The family that campaigns together, stays together. And so it's been in the brutal ALP leadership battle, with Kevin Rudd sending forth his wife Therese Rein and daughter Jess Rudd to help drum up "people power" in support of his extraordinary comeback tilt.
Clearly this is a planned tactic. With very few senior ministers willing to come out in support of Rudd before Monday's 10am caucus vote, it's been the Rudd family who have made the most vocal pitch to tap into his popularity with the electorate.
Rudd and family have spent the past day appealing to the punters who want the ex-PM back in the top job to call their local MPs and ask them to swing their vote to him on Monday. It's the family that spills together, stays together.
The ploy also feeds into Rudd's overtures to caucus that he is the only person in the party with the wider support to challenge Tony Abbott at the next election. Gillard's numbers across all opinion polls have consistently been underwhelming.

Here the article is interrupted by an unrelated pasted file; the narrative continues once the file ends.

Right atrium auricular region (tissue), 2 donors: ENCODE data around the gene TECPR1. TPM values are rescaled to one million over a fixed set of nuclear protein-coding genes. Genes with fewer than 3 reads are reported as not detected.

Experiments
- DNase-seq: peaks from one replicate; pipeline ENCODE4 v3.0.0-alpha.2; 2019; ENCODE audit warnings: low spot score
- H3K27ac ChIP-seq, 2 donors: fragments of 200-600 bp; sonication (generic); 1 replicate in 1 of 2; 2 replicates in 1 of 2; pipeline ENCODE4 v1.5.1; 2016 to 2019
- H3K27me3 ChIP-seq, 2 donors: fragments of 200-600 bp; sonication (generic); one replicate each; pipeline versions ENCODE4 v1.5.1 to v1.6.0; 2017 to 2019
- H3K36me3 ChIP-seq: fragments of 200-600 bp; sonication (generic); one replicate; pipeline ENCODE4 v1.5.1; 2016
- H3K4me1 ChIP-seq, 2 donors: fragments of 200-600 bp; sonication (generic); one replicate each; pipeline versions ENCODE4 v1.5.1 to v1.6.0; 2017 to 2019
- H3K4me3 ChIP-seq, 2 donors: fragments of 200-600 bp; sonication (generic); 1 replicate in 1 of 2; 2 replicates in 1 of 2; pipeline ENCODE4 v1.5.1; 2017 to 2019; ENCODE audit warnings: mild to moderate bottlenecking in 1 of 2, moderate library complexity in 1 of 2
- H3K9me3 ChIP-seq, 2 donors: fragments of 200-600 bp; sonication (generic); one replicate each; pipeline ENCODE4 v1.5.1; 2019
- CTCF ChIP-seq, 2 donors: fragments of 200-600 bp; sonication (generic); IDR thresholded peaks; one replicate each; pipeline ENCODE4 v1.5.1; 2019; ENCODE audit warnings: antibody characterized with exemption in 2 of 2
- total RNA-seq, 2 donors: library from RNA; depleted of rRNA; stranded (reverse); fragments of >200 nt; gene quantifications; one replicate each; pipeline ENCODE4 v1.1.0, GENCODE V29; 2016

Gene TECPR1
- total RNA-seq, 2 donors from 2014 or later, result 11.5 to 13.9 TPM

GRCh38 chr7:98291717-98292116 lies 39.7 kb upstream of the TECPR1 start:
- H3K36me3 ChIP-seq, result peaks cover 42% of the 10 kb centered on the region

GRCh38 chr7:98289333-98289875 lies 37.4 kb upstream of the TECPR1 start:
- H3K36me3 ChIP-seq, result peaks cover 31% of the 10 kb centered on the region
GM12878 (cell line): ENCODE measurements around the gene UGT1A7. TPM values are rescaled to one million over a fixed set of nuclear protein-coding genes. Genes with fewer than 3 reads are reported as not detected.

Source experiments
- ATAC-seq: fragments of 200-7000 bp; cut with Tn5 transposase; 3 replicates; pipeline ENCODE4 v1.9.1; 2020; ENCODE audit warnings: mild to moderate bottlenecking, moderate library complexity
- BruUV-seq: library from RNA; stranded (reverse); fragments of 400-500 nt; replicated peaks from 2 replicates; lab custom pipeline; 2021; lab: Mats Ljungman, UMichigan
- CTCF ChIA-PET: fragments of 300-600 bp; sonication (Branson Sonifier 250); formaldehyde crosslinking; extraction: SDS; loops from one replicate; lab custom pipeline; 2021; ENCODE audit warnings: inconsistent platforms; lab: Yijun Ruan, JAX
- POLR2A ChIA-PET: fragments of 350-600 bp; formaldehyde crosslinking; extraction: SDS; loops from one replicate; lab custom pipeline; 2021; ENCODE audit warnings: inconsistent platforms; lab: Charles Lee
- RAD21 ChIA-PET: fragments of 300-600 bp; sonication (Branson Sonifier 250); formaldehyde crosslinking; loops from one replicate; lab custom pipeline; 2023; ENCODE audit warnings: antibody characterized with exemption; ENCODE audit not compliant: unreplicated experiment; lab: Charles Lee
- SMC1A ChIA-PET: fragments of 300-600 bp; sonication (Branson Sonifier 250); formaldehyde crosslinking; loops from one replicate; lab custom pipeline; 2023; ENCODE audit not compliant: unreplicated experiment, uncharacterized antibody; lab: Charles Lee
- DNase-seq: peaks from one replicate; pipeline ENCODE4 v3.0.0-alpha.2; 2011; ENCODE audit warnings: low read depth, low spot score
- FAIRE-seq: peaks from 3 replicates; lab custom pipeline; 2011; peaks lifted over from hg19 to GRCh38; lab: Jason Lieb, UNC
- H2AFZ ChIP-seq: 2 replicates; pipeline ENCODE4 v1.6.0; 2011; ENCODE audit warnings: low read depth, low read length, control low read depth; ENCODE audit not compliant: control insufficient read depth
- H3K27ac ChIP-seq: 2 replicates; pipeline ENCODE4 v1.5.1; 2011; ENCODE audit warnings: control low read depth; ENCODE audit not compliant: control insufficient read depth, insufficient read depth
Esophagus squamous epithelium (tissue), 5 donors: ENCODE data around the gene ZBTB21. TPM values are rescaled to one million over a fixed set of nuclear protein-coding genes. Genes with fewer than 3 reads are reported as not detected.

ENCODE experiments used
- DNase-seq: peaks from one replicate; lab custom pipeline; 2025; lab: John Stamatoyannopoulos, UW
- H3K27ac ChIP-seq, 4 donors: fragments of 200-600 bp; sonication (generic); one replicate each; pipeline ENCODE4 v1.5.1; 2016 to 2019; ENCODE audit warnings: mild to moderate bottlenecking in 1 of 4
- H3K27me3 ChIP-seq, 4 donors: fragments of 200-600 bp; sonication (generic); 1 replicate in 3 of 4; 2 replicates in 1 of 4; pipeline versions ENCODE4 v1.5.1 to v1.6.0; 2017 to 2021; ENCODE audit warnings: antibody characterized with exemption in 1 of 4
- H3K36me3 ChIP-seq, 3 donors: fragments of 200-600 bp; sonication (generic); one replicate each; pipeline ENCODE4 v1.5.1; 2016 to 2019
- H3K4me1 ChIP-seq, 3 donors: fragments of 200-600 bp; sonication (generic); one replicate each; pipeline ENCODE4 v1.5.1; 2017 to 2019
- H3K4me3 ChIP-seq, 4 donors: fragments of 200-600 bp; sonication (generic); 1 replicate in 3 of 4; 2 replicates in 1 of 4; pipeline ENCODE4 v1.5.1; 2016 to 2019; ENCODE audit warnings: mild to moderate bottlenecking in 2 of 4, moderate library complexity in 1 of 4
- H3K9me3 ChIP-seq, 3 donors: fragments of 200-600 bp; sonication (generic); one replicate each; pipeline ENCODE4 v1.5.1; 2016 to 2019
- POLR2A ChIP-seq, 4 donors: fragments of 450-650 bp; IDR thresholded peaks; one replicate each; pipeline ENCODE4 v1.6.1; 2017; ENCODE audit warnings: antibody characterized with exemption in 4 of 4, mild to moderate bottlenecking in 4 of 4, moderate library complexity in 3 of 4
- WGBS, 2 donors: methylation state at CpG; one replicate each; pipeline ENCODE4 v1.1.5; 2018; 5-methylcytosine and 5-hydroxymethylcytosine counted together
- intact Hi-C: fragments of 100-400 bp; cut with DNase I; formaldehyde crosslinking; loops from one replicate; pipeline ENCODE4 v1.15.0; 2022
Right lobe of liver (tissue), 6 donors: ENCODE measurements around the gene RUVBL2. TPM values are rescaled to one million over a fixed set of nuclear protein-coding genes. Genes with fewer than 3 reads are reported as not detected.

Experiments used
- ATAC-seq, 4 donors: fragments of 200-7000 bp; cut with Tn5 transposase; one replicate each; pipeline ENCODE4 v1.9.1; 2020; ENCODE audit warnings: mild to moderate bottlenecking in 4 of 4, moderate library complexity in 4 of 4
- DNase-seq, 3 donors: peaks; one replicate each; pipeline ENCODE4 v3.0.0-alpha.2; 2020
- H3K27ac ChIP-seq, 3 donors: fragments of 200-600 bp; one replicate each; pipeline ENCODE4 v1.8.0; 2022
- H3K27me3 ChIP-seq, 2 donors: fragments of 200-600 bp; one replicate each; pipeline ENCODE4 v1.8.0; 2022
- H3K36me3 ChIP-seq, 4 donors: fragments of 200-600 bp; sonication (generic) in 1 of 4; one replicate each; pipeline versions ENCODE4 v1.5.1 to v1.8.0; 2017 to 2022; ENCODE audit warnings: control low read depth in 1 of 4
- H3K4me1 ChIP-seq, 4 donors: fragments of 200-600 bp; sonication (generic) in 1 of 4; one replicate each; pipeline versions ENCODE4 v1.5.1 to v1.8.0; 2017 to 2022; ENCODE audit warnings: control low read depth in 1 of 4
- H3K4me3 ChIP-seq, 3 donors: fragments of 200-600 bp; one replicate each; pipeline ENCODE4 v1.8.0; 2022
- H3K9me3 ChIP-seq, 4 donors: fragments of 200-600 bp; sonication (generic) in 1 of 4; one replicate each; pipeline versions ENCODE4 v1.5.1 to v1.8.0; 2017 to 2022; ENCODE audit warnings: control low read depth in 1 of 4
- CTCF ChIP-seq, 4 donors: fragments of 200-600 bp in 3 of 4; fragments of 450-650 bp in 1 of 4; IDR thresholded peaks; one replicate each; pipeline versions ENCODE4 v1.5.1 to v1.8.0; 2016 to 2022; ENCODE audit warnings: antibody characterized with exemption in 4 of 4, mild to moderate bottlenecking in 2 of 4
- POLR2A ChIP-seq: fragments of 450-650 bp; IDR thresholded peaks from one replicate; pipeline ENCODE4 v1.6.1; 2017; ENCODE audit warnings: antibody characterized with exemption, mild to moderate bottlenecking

Millionaire businesswoman Rein yesterday fronted a press conference outside the family home in Brisbane urging "ordinary people" to back her husband in his campaign against Julia Gillard.
"Sometimes I feel like there are two kinds of Australia, there's two lands in Australia," she told reporters. "There's what happens inside the halls of Parliament House, and then there's what happens on the street, where all of us are, getting ready to go to work ... looking after our families, looking after our mums. Just ordinary people.
"And what ordinary people tell me is that they trust Kevin, they respect him, they know how hard he worked after the 2007 election and in the lead-up to that."
Meanwhile, Rudd's chick lit author daughter Jessica wrote on the popular women's blog Mamamia last night, insisting regular voters "own the spill".
"We are not a passive audience in a crowded cinema with popcorn on our laps waiting for the previews to end," she wrote.
"We are participants. We have a voice and I think we should bloody well use it. Get up and say something. Say it loudly. Be heard."
And that's exactly what the Rudd family has done, with one small catch: Kevin needs to convince his colleagues in the ALP, not the general public that he is ready to lead. On the current caucus numbers, it looks less than likely but don't rule out the power of the family.